My finite mind soon comes to the end of its tether when I try to comprehend God, the eternal, invisible, all-powerful, all-knowing Maker of all things.
By observing the wonders of His handiwork in nature, we get glimpses into His wisdom and power (Romans 1:18-20),
When we turn to the Old Testament, we learn much more of His holiness, power, and character.
But when we come to the first four books of the New Testament, we are equipped with a new “lens” through which to see God much more clearly.
The night before Jesus died, Philip asked Him, “Lord, show us the Father . . . .” Jesus replied, “Have I been so long with you, and yet you have not come to know Me, Philip? He who has seen Me has seen the Father . . .” (John 14:8-9).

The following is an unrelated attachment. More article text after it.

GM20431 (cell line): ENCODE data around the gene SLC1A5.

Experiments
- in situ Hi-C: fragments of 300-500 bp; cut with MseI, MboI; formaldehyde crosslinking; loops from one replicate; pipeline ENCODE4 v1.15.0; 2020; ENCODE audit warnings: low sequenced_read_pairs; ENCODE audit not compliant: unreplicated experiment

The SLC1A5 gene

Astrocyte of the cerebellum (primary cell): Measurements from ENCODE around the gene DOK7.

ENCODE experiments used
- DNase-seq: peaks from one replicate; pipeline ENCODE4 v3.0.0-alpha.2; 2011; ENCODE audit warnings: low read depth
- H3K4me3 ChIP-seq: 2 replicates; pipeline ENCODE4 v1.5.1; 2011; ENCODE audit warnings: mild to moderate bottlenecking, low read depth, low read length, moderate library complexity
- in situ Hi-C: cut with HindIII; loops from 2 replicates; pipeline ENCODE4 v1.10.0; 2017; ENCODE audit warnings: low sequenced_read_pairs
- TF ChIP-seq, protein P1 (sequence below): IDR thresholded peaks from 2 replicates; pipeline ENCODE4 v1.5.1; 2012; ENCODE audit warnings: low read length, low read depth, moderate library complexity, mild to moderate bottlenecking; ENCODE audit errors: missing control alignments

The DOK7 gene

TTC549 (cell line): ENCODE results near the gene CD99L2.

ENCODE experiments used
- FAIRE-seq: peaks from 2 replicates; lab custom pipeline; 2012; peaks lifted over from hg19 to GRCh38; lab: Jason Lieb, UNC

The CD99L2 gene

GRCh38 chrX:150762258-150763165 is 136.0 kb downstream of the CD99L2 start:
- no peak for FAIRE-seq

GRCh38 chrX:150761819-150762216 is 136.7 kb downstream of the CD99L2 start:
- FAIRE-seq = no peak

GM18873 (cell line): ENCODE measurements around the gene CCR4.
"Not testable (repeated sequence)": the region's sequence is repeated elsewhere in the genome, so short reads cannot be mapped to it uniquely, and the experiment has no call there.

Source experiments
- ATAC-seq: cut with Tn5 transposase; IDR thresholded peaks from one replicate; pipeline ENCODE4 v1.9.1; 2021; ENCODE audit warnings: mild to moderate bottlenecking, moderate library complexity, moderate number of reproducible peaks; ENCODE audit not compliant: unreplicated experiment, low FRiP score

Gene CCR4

Earlier He had said, “He who sees Me sees the One who sent Me” (John 12:45).
Paul calls Jesus “the image of the invisible God . . .” (Colossians 1:15).
Jesus is “the exact representation of His [God’s] nature . . .” (Hebrews 1:3).
“No one has seen God at any time,” John writes, “the only begotten God who is in the bosom of the Father, He has explained Him” (John 1:18).
So the more we study Jesus, the better we can understand the One He so beautifully and perfectly reflects.
Jesus shares His Father’s values, love, and compassion.
Connecting with God
Jesus is not only the lens through which we can see God, but is also our bridge to God (John 14:6). “For there is one God, and one mediator also between God and men, the man Christ Jesus” (1 Timothy 2:5).
Jesus came not just to help us know more about God, but also to bring us into a dynamic fellowship with the Father (Hebrews 9:24; 1 John 2:1).
He stands in the gap.
Scripture quotations taken from the NASB: http://www.lockman.org/
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